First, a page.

k. For being new to zone blocking, the Seahawks looked pretty good at it. Julius Jones is a good RB for that kind of scheme, because he gets downhill quickly, and he had pretty solid success against the Chargers.
l. I think the Chargers defense still looked vulnerable. The Seahawks were able to throw and run against them. Shawne Merriman mostly stayed blocked, and had no impact on the game, although Shaun Phillips looked active and quick.
m. Matt Cassel struggled mightily for the Chiefs, showing happy feet, inaccurate passing, and a fumbled exchange (though, to be fair, it was raining). Chiefs fans shouldn't panic, though, just like we shouldn't panic.
n. A guy who looked very good for the Chiefs was Tamba Hali. He seems to be making a good transition from DE to 3-4 OLB, and he was very active, playing the whole first half. He had some rushes against Eric Winston, a good RT, where he got good pressure.
o. Matt Schaub looked really sharp for the Texans, completing all 7 of his throws for 70 yards. I've always liked Schaub, and I think if he can stay healthy, he'll have a big year. The Texans offense, as we all know, gets guys open on a lot of crossing stuff, and creates high-percentage opportunities.
p. Old friend Jim Bates' Buccaneers defense looked quick and sound, especially Stylez G. White (formerly Greg White). He had a sack and a really impressive interception of Kerry Collins. Sabby Piscitelli looked like he is putting his game together to match his talent, and he also picked off Collins, in the end zone.
q. Another old friend, John Lynch, did the color commentary for the Bucs, and he seemed very natural at it.
r. Byron Leftwich is the same as ever. He throws the ball really well, but needs to elaborately wind up to do it, and has no pocket mobility. He did make a really nice throw for a TD, to another old friend, Brian Clark. Clark also forced a safety on a punt, by getting himself held in the end zone, with a really impresisve rush.
s. I've been critical of Vince Young, but he played well Saturday. He had a couple of nice throws in the second quarter, especially a deep ball to Kenny Britt, and later hit Britt with a 37-yard TD pass. Britt looked like the real deal, and I was kind of indifferent to him, coming out of Rutgers.
t. Titans backup Center Fernando Velasco did a repeatedly horrible job with the shotgun snap. There was inadequate velocity on his snaps, and he grounded one to Young on a 3rd down near the end of the first half. Young stupidly/wildly lateraled the ball over LenDale White's head, and White smartly kicked the ball out of bounds, once he caught up to it.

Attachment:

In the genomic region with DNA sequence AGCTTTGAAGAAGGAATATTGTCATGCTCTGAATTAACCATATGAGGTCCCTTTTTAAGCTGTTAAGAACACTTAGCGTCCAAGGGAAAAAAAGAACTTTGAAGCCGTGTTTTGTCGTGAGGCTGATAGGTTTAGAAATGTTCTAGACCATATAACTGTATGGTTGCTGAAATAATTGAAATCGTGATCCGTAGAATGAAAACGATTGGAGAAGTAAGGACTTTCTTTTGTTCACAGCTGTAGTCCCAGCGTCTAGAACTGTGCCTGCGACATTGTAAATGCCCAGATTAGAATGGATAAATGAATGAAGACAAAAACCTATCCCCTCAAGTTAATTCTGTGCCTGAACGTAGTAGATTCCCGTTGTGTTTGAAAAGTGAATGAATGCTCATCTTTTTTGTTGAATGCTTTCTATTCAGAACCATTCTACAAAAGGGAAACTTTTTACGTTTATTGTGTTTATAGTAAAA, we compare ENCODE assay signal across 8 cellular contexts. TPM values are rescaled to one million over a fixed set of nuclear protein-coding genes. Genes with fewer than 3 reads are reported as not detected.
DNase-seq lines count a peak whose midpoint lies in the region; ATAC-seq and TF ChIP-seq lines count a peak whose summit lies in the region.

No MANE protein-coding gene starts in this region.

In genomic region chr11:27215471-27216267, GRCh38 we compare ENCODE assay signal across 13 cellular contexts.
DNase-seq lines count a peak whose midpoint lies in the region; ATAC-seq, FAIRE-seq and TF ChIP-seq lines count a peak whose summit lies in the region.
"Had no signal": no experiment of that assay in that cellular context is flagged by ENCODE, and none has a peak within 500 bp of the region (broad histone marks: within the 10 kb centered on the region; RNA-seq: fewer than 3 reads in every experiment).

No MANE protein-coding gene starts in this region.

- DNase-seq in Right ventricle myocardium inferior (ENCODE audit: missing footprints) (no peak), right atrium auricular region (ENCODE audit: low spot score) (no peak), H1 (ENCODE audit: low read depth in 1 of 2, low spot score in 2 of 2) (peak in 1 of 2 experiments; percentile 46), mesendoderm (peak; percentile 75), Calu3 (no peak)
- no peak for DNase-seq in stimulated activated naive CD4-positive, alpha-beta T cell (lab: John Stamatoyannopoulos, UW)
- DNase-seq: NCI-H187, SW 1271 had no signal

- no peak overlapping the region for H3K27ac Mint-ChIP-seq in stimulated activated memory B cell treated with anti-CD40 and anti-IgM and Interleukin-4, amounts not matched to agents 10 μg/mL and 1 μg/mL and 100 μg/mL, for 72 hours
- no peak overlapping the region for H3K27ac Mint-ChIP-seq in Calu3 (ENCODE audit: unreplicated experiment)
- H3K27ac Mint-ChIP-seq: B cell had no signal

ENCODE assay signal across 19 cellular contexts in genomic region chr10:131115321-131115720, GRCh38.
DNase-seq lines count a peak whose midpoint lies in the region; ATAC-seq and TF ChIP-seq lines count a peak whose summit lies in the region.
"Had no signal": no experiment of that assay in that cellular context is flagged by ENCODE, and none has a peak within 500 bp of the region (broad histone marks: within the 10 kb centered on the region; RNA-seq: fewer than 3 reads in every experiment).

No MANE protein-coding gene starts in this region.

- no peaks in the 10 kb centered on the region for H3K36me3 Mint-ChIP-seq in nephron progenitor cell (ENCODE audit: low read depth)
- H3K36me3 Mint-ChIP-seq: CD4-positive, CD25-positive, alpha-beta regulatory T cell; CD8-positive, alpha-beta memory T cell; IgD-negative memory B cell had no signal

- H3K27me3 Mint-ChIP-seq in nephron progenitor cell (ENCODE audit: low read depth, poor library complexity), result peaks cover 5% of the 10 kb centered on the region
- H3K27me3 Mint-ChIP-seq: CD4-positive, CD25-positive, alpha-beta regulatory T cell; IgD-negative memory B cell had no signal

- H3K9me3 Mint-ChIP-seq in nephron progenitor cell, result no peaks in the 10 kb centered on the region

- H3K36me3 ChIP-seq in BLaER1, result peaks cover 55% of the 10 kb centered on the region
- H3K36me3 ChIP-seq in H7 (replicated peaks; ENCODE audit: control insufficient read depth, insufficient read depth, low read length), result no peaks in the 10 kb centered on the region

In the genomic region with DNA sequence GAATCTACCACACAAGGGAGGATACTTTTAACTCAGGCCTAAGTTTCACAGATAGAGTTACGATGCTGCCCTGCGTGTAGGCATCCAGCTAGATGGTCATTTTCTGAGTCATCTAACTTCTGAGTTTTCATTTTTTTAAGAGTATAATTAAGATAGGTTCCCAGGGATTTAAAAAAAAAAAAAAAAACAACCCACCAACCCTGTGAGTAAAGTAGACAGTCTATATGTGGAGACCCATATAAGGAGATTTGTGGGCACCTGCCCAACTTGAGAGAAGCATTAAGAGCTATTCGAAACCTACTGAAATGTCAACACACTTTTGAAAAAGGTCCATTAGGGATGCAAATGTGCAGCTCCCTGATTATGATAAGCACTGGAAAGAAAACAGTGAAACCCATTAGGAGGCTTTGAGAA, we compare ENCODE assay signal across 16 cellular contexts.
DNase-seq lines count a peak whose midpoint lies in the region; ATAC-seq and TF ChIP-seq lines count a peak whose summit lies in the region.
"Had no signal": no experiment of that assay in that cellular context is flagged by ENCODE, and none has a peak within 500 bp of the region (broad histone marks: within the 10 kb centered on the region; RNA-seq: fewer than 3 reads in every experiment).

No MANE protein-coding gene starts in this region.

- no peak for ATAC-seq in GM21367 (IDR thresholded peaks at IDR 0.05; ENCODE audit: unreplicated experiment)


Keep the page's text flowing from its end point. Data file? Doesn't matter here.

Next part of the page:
u. The Bucs have a lot of quality depth at RB, which people aren't mentioning much. Derrick Ward and Cadillac Williams have both been 1,000-yard rushers, and Earnest Graham got 898 and 10 TDs in 2008. Behind them is Clifton Smith, who made the Pro Bowl as a return man last season, and looked good carrying the ball from scrimmage this weekend.
v. It was mostly assumed that Clint Sintim would be drafted by a 3-4 team, since he played in one of the very few collegiate 3-4's at the University of Virginia. When the Giants took him in the second round, a lot of people were surprised, but I was not one of them. The Giants 4-3 plays like a 5-2, and their SLB tends to be DE-sized, like Mathias Kiwanuka. The Jim Johnson-led Eagles have tended to do something similar, which I am sure is where Steve Spagnuolo picked it up, but the Giants are really heavy on rushing 5 big guys most of the time. Sintim looked really good on Monday night, with a sack and a forced fumble, and a couple more solid rushes.
w. The Giants' first-round pick Hakeem Nicks looks completely lost, and got nothing done on Monday night. The Panthers' top pick, second-rounder Everette Brown, looked pretty good in his opportunities, and Jon Gruden credited him with finishing well on one occasion.
4. Interesting note from Pro Football Weekly's Whispers column:
• The Broncos recently moved Marcus Thomas from nose tackle to defensive end and we hear he will challenge DE Ryan McBean for a starting spot. Sources say Thomas is the team's most talented D-lineman, but it could take him some time to learn his new position in the team's 3-4 scheme after he was used as a tackle in a 4-3 set previously. McBean, who has just one game of experience, has not impressed observers thus far.